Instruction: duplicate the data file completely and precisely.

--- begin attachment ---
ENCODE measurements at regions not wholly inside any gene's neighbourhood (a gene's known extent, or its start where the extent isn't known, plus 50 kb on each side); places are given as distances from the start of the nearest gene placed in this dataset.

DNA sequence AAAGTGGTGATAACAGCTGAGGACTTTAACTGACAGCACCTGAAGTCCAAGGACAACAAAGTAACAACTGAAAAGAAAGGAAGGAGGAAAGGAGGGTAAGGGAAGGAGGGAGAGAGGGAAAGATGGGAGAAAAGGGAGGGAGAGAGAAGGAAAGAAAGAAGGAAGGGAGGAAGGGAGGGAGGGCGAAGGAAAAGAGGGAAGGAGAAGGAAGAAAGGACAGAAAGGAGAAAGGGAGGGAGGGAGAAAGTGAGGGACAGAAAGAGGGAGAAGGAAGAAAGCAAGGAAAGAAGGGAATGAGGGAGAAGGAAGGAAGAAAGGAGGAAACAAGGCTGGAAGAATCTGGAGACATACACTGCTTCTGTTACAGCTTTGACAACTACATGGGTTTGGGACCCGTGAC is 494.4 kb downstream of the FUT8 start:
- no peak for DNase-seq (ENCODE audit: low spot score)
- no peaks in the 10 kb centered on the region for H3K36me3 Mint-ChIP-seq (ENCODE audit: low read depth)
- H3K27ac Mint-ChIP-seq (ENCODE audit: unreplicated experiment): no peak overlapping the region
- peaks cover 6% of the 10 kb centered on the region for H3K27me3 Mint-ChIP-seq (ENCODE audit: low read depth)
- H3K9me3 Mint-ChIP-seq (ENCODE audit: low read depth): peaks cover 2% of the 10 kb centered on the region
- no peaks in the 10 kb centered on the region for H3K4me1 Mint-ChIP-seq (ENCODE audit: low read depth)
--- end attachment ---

ENCODE measurements at regions not wholly inside any gene's neighbourhood (a gene's known extent, or its start where the extent isn't known, plus 50 kb on each side); places are given as distances from the start of the nearest gene placed in this dataset.

DNA sequence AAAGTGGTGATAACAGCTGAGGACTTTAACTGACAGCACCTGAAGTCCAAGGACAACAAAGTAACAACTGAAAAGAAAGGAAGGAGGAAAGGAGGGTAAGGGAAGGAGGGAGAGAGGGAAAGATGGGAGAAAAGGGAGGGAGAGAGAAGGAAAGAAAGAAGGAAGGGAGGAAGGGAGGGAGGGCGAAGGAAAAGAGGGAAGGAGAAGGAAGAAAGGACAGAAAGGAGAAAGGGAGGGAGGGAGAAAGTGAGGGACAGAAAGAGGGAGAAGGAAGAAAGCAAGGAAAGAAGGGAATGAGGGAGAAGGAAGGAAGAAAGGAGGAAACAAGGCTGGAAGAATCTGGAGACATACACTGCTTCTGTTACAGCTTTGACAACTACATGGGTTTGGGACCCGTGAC is 494.4 kb downstream of the FUT8 start:
- no peak for DNase-seq (ENCODE audit: low spot score)
- no peaks in the 10 kb centered on the region for H3K36me3 Mint-ChIP-seq (ENCODE audit: low read depth)
- H3K27ac Mint-ChIP-seq (ENCODE audit: unreplicated experiment): no peak overlapping the region
- peaks cover 6% of the 10 kb centered on the region for H3K27me3 Mint-ChIP-seq (ENCODE audit: low read depth)
- H3K9me3 Mint-ChIP-seq (ENCODE audit: low read depth): peaks cover 2% of the 10 kb centered on the region
- no peaks in the 10 kb centered on the region for H3K4me1 Mint-ChIP-seq (ENCODE audit: low read depth)